India’s kiranas, or small general stores, fear that the country’s decision to allow Wal-Mart and other foreign companies to invest in grocery stores and other kinds of retailers will hurt their businesses.

They should go to Bangalore and talk to Nandini. She might brighten their mood.

Nandini, who lives in Bangalore’s Indiranagar neighbourhood, was at Aditya Birla Group’s More retail store, eyeing the detergents when I interviewed her about the new rules on foreign direct investment, or FDI.

“Things here are more attractive,” she said. “You can see more options, but for my daily chores I always run in to our local shop nearby.”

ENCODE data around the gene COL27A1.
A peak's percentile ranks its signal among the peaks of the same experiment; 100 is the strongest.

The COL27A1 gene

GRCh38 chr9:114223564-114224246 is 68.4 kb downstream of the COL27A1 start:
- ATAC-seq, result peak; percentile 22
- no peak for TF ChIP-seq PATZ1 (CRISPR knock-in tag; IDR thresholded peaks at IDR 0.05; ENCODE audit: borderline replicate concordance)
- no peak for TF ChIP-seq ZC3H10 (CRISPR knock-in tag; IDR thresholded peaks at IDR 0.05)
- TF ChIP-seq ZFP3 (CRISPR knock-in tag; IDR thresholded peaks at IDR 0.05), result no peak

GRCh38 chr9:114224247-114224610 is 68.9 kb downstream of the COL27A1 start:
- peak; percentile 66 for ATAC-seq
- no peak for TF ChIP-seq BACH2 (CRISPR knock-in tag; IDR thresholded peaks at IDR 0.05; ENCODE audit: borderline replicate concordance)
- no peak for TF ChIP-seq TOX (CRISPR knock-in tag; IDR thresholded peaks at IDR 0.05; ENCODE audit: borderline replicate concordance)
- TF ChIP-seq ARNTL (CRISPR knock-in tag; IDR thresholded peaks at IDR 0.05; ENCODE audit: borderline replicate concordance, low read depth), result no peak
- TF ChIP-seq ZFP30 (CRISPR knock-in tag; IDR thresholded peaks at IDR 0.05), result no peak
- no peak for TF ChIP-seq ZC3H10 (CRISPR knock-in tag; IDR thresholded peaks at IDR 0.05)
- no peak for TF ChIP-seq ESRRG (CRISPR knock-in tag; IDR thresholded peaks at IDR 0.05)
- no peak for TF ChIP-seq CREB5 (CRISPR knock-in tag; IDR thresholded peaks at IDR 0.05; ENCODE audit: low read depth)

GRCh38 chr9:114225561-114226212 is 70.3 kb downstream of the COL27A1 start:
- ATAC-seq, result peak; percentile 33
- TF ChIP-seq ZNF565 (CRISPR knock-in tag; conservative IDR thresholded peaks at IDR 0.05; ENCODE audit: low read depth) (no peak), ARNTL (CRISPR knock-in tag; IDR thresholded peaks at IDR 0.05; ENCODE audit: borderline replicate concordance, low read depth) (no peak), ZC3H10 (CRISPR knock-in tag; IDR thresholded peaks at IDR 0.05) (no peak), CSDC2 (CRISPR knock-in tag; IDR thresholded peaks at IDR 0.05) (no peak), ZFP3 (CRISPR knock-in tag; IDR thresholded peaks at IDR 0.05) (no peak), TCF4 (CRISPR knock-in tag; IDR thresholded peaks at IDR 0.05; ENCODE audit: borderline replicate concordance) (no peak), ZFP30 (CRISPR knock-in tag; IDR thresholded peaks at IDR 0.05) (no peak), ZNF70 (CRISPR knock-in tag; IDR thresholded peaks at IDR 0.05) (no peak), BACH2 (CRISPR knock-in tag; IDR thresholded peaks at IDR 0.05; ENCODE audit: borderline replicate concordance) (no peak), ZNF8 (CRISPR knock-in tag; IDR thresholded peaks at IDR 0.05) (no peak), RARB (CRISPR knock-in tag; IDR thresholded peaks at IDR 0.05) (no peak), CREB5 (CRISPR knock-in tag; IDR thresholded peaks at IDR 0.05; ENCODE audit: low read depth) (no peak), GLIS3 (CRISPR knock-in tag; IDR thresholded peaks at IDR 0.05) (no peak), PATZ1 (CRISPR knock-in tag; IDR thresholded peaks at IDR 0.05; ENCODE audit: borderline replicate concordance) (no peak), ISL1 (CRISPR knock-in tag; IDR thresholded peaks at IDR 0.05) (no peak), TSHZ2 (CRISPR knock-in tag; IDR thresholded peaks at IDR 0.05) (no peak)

Many Indians find it more convenient to call upon their nearest kirana “uncles” rather than rushing to a posh housing development to buy rice or noodles at the Big Bazaar or Star Bazaar.

Fear that the kiranas and other homegrown retailers will suffer at the expense of big, foreign investors exploiting India forced a large nationwide strike this week. The move, aimed at resuscitating India’s economy, also was one of the reasons that the coalition government that rules India just lost one of its main allies, Mamata Banerjee’s Trinamool Congress.